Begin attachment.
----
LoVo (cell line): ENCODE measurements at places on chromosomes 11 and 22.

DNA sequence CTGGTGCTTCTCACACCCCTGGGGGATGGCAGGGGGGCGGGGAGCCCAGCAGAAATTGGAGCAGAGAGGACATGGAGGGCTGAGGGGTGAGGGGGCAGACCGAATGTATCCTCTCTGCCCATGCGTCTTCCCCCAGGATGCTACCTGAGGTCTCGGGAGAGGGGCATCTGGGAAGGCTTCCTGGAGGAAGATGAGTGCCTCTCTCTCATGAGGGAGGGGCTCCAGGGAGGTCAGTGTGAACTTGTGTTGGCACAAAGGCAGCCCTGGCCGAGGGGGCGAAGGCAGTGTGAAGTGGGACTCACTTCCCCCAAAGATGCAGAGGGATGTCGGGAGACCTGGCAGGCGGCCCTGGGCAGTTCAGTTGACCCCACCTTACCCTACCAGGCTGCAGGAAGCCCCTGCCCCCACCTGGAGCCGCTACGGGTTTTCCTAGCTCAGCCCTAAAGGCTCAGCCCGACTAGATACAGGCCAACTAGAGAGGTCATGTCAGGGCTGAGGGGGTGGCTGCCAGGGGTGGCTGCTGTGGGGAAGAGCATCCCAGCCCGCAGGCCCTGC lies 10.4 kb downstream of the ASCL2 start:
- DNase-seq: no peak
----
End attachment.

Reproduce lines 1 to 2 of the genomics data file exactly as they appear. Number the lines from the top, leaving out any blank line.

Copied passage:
LoVo (cell line): ENCODE measurements at places on chromosomes 11 and 22.

DNA sequence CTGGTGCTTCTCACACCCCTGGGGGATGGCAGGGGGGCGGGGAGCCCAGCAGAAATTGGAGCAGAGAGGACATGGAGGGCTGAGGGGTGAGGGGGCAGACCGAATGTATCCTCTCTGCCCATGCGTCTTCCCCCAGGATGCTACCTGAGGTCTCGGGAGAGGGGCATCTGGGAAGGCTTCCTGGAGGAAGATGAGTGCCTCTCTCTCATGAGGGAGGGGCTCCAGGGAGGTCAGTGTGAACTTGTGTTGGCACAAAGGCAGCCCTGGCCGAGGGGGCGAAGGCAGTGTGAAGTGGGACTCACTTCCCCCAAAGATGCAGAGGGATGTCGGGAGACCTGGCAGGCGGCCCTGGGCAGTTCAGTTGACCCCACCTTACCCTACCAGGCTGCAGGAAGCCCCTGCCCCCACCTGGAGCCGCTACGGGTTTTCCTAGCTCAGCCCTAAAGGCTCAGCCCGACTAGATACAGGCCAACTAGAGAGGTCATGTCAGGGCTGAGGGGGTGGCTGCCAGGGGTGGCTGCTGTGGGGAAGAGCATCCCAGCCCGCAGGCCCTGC lies 10.4 kb downstream of the ASCL2 start: